Harried Prayer

Harried Prayer

When confronted by some minor emergency, we would not expect to quietly reflect on our situation and then calmly request assistance of someone. Nor, with emotions high and adrenaline rushing in our systems while we face some perceived crisis, would we expect to serenely commend our concerns to God. While we might be able to think clearly and make good decisions under pressure, we communicate differently with one another, and with God, according to the intensity of our experiences.

We cannot always be as calm as we would like, since we are subject to thoughts and feelings associated with turmoil as well as those of peacefulness. Therefore, we can expect to pray in ways that are appropriate when we are agitated, stressed or anxious as well as when we can pause for quiet reflection.

During times of stress, some of us grow quite composed externally, but with much turbulence within. In speaking with others, we would likely control the level of our voices, use few words, and speak only whatever seems necessary rather than give expression to our feelings. If we pray at such a time, we are not likely to express our concerns at great length or to carefully choose what we say, but rather, we would relate with God spontaneously and directly, more from our hearts than from our minds.

If we tend to think that prayer is only possible when we are physically and emotionally in a settled condition, as is appropriate for meditation or contemplation, we would leave out of our relationship with God the majority of our life-experiences. God loves us in all the moments of our lives, not only the occasions when we feel especially consoled. We might prefer and more deeply treasure some of our more significant interactions with family members or friends, but we value too, especially when we reflect a bit, the laughs, surprises, tensions and difficulties that we have shared over time. God accompanies us by choice, not obligation, at every moment of every day, and is absolutely attentive to all our thoughts, feelings and decisions.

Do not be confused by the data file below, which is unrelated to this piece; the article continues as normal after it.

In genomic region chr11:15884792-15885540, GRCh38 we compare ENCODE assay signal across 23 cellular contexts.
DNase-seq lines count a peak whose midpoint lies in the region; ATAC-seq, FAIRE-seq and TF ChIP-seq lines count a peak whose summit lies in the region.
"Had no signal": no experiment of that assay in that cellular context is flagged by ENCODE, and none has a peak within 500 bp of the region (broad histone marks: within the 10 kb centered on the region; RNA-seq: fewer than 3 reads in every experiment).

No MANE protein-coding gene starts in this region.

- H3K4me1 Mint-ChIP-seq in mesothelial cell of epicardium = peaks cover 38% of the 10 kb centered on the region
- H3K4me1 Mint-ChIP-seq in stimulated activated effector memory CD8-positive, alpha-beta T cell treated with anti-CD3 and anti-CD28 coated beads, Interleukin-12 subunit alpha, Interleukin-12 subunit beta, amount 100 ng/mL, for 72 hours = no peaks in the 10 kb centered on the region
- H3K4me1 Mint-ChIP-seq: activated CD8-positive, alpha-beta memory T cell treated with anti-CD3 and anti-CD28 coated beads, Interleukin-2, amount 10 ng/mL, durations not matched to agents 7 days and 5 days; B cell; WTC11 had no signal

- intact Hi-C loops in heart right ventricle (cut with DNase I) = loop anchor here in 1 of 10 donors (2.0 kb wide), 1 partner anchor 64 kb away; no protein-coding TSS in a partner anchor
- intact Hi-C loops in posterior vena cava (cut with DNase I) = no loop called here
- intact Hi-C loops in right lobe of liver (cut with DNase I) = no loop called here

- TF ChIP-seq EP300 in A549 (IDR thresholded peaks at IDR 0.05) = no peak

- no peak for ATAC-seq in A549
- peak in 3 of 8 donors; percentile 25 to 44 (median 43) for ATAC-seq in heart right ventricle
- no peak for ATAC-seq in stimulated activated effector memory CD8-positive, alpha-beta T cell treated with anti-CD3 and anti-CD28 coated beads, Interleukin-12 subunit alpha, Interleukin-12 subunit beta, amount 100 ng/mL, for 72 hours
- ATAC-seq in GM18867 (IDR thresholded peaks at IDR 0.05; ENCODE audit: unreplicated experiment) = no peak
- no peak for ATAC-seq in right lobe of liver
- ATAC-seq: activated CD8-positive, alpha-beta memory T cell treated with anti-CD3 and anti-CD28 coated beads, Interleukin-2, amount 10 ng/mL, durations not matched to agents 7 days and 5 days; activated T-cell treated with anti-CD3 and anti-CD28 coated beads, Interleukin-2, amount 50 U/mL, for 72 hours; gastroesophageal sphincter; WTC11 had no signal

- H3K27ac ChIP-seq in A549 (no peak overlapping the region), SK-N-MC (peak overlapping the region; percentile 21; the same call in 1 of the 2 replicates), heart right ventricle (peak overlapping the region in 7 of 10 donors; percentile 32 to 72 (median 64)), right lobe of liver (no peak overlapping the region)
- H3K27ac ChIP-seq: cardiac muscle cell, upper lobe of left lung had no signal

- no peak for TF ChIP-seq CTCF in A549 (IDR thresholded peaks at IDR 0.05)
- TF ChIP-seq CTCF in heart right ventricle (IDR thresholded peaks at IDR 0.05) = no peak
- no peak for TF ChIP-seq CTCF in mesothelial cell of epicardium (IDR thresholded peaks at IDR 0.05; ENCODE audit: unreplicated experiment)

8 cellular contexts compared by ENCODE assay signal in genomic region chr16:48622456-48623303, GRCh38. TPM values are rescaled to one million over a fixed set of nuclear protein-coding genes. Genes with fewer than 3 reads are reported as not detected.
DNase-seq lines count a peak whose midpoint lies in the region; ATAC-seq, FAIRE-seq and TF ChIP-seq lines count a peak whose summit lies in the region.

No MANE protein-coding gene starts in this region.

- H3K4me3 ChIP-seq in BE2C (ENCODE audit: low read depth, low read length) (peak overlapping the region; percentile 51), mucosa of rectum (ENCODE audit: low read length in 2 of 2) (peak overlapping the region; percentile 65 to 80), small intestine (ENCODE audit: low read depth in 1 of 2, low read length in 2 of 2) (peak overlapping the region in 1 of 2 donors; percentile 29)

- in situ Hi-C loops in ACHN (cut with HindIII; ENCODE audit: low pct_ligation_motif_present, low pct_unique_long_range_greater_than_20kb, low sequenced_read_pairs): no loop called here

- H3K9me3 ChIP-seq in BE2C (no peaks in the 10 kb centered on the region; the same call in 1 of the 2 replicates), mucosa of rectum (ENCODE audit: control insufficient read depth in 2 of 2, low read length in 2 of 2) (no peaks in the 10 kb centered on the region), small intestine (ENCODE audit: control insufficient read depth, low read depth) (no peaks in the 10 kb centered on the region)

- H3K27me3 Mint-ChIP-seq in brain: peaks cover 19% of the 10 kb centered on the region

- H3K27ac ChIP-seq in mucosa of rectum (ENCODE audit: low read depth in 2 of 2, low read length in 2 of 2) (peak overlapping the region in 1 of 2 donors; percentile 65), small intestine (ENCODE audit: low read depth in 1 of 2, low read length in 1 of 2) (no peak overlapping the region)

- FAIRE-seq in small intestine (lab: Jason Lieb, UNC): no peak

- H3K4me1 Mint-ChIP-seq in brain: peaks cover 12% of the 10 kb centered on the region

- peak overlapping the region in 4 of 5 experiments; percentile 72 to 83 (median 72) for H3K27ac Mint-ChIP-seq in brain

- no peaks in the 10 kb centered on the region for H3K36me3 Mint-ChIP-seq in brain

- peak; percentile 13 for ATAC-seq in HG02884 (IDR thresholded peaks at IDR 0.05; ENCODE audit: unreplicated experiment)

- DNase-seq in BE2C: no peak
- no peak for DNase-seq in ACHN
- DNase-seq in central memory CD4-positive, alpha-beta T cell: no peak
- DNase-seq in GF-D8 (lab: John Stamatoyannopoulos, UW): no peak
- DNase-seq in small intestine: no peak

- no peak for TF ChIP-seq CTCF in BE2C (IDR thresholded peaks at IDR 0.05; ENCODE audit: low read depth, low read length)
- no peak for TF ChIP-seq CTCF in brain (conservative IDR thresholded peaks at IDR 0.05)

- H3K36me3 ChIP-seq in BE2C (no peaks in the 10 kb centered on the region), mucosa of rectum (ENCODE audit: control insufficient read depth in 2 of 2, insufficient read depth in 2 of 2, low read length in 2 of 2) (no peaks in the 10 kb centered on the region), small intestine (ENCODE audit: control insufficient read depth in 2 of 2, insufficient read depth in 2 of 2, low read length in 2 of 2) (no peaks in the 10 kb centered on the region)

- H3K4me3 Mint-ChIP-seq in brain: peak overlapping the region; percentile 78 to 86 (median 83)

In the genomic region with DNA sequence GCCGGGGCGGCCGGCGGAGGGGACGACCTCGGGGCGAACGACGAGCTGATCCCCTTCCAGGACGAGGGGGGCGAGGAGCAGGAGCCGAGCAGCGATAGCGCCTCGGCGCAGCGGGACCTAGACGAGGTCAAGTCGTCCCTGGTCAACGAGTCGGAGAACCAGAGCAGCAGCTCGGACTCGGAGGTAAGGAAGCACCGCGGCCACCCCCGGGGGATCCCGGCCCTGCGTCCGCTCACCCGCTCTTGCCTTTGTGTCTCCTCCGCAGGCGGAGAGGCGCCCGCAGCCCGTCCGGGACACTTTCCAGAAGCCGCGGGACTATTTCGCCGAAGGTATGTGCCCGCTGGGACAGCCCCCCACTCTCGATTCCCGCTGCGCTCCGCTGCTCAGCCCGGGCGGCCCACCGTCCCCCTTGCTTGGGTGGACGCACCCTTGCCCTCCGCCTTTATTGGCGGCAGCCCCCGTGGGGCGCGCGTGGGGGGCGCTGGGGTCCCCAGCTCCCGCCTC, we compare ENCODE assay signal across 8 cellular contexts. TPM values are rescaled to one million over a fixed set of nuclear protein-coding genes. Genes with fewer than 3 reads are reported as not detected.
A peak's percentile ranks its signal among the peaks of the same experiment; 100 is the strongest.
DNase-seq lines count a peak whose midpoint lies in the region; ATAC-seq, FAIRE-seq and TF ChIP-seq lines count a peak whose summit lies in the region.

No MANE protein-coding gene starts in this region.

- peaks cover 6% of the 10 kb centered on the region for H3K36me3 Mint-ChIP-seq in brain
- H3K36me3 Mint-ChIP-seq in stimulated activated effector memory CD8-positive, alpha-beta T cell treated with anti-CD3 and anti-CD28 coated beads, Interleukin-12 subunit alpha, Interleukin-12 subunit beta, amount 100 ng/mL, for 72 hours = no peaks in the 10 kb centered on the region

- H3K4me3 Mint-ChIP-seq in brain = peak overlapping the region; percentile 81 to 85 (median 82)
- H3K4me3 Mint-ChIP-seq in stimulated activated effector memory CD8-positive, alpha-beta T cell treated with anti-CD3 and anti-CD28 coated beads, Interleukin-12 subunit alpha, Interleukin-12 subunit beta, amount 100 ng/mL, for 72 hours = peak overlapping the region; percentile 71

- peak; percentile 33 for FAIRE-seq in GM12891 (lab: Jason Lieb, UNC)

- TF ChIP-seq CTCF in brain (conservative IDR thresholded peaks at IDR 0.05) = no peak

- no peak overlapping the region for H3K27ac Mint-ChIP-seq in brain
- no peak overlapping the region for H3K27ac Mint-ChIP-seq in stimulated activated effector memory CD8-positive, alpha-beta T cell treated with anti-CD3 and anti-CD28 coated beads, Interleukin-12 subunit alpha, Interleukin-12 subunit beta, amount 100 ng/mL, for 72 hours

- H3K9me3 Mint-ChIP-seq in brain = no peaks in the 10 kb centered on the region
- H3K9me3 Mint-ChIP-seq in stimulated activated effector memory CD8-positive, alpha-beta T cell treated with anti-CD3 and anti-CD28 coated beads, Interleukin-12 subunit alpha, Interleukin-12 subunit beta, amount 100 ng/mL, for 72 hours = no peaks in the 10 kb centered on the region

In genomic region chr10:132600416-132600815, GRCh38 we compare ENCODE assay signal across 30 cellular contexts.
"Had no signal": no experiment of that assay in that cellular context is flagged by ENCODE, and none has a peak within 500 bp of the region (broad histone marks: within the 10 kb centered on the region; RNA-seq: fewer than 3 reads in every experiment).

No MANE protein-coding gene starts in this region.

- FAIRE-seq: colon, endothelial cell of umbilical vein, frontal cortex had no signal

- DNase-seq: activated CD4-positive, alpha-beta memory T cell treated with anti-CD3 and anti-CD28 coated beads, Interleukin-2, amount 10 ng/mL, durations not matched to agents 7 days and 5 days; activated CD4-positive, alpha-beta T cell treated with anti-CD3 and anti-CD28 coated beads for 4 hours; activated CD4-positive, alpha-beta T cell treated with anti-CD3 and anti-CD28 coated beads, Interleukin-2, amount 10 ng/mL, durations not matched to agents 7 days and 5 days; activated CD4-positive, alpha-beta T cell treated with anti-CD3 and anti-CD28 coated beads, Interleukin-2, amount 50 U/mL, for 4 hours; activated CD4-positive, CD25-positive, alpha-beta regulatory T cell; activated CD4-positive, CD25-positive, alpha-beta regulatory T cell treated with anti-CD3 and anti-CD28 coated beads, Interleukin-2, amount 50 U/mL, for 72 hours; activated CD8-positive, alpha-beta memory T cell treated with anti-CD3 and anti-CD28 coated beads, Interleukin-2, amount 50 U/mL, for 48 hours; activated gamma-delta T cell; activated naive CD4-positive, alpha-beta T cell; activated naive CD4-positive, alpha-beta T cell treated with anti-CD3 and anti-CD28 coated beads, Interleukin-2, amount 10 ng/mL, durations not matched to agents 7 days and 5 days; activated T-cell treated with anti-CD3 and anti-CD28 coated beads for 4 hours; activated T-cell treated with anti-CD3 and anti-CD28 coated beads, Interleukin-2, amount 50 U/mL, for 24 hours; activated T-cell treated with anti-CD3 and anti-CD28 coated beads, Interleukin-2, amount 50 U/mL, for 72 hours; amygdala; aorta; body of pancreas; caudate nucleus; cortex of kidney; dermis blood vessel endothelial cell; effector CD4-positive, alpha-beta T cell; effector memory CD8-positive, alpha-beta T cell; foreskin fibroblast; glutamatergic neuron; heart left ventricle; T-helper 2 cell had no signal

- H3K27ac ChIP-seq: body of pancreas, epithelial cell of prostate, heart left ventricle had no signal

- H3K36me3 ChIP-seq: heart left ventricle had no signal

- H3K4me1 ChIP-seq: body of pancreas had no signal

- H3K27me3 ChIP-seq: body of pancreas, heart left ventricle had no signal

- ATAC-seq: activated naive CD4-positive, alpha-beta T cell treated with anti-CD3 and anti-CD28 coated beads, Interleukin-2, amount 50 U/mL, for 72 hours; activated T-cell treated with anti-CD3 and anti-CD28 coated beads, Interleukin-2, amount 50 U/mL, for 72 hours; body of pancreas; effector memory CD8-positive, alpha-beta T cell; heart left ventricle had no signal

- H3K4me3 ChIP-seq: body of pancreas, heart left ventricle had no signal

We readily share the highs and the lows of our lives with those we trust. We find it fitting to share weaknesses, doubts and even some failures with those we trust most deeply. With God, it is wholly fitting to communicate everything that is of real concern to us – by words when they help, but more often by intention or inner direction.

We might, as we do with others, find ourselves “censoring” thoughts and feelings prior to consciously admitting them to God. Trusting is always a choice, and for us it often seems to imply the risk of being misunderstood, or worse, receiving disapproval. We could tell ourselves that “God already knows” as an excuse for not sharing our condition or our responses to events. But even our friends and all those who are somewhat perceptive often know when we are confused or enlightened, in pain or at peace. When we recognize that our present general state is known, we are often more prone to entrusting others with the particulars of our experiences than if we believed that our feelings and thoughts were totally opaque. God certainly knows all that takes place within us and around us, but only becomes one with us in our experiences when we freely disclose them.

Harried Prayer, as honest communication with God, is likely our most realistic kind of prayer when we are under stress.

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